Cinder cones tend to erupt for one period of time and then go extinct. They end up being hill-sized rather than mountain-sized. (R. Bishop)

Cinder cones tend to erupt for one period of time and then go extinct. They end up being hill-sized rather than mountain-sized. (R. Bishop)

Shield volcanoes form a vast, gently curved mountain as thin lava spreads a great distance before cooling. (R. Bishop)

Shield volcanoes form a vast, gently curved mountain as thin lava spreads a great distance before cooling. (R. Bishop)

When people hear “volcano,” they usually imagine the shape of a composite, or stratovolcano. (R. Bishop)

When people hear “volcano,” they usually imagine the shape of a composite, or stratovolcano. (R. Bishop)

Top: Mexico’s Paricutin cinder cone. Left: Mayon is a composite volcano. Right: Iceland’s Skjaldbreidur—“broad shield.”

Top: Mexico’s Paricutin cinder cone. Left: Mayon is a composite volcano. Right: Iceland’s Skjaldbreidur—“broad shield.”

Mayon ejects the hot cloud of lava fragments, ash, and smoke that make composite volcanoes dangerous. (AP)

Mayon ejects the hot cloud of lava fragments, ash, and smoke that make composite volcanoes dangerous. (AP)

Volcano Shape Up

Posted: March 5, 2018

Volcanoes made news headlines again this year. Reports told of billowing clouds, spurting and flowing lava, and ash-covered villages. Most readers don’t know there are different types of volcanoes. Here are three:

Cinder Cone Volcano

Shape: Symmetrical cone (round and the same from all sides). Smallest type of volcano

Vent: Single opening

Danger: Low because they are usually extinct after a single period of erupting

How it forms: Eruptions spray melted rock into the air. As this magma cools, it turns into small cinders. Those cinders fall from the sky, build up around the opening, and spill evenly down the sides.


Shield Volcano

Shape: Tall and broad with a gentle slope forming the curve of a warrior’s shield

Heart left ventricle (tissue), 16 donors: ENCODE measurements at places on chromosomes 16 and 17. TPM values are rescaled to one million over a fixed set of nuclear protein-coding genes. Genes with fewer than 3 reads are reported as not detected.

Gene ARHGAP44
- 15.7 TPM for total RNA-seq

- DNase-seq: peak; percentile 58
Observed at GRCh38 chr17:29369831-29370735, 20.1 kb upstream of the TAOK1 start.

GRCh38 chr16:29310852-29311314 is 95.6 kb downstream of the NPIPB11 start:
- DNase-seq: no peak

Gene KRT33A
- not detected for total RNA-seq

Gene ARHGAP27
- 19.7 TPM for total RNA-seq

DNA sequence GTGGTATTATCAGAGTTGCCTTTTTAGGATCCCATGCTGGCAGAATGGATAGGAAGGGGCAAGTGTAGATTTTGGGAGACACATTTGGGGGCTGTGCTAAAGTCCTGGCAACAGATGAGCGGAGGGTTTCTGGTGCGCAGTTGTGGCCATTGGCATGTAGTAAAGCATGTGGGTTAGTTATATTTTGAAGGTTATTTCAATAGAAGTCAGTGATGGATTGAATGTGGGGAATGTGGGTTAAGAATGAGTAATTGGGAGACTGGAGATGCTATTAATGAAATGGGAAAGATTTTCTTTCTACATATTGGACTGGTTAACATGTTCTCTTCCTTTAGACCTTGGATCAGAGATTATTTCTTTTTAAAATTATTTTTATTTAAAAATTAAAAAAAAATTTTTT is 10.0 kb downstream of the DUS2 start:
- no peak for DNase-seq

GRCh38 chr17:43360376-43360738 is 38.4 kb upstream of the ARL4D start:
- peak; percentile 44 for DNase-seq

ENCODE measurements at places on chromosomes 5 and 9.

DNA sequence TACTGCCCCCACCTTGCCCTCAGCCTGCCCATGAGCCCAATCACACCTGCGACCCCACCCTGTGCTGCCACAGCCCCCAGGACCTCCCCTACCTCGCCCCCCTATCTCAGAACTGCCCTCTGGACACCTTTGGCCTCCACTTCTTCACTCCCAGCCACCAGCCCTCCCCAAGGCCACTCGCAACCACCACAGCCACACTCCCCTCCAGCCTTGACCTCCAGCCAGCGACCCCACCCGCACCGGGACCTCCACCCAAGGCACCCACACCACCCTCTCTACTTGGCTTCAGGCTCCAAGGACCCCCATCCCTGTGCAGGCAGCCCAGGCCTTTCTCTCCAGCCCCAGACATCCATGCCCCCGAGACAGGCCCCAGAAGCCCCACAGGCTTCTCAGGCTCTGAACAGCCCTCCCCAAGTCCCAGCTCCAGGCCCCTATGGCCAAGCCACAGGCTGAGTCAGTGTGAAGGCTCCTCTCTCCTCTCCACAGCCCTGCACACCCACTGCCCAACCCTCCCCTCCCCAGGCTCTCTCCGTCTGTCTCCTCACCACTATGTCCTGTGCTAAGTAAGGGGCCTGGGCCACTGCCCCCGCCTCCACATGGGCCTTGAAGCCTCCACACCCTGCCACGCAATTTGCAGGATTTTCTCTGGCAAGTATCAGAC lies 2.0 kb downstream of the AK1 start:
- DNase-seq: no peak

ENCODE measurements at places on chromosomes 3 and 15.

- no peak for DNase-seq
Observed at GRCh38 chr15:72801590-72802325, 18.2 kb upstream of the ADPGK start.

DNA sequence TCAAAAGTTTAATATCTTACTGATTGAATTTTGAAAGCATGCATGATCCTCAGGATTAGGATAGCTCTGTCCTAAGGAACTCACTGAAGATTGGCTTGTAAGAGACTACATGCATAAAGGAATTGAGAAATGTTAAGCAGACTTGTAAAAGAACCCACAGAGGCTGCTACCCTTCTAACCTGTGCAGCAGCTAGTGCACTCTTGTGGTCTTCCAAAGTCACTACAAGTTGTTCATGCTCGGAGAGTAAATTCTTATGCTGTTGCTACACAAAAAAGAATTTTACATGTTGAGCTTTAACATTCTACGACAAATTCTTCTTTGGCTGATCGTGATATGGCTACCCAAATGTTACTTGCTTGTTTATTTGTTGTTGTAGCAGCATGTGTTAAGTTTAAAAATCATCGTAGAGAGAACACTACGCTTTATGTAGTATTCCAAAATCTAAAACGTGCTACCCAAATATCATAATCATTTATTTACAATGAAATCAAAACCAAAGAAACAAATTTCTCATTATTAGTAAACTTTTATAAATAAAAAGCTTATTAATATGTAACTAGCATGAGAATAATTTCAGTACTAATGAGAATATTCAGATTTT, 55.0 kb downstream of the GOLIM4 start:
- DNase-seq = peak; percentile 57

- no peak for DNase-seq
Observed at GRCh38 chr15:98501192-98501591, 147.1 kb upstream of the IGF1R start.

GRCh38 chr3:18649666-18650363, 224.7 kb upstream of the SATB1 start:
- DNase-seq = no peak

Size: Some of the largest volcanoes in the world, if you go by the area they cover

Vent: One main opening, but lava also rises out of side fissures (cracks)

Danger: Medium, because they are not explosive. Glowing lava is extremely hot but slows down as it flows farther and farther, giving people time to move.

How it forms: Runny lava flows and spreads for great distances, hardening as it cools. Then more lava flows. Layers of hardened lava build up.


Composite Volcano

Shape: Mostly symmetrical and tall, with a wide base and steep top. Some of the world’s most scenic mountains are composite volcanoes.

Vent: Single main vent with many smaller side vents

Danger: High. Composite volcanoes explosively throw gobs of lava into the sky. They also release billowing clouds of super hot gases and ash. These pyroclastic flows can be up to 1,800 degrees. They can move as fast as 450 miles per hour! They also create sudden, dangerous mudflows called lahars.

How it forms: Various layers build up: layers of ash, cinder, bombs (big chunks of rock and lava blasted into the air), and layers of cooled lava.


Did you know?

Volcanoes can also be found in three conditions:

Extinct: Will never again be active

Dormant: At rest many hundreds of years, but capable of erupting again at any time

Active: Spewing or extremely likely to start erupting lava and gases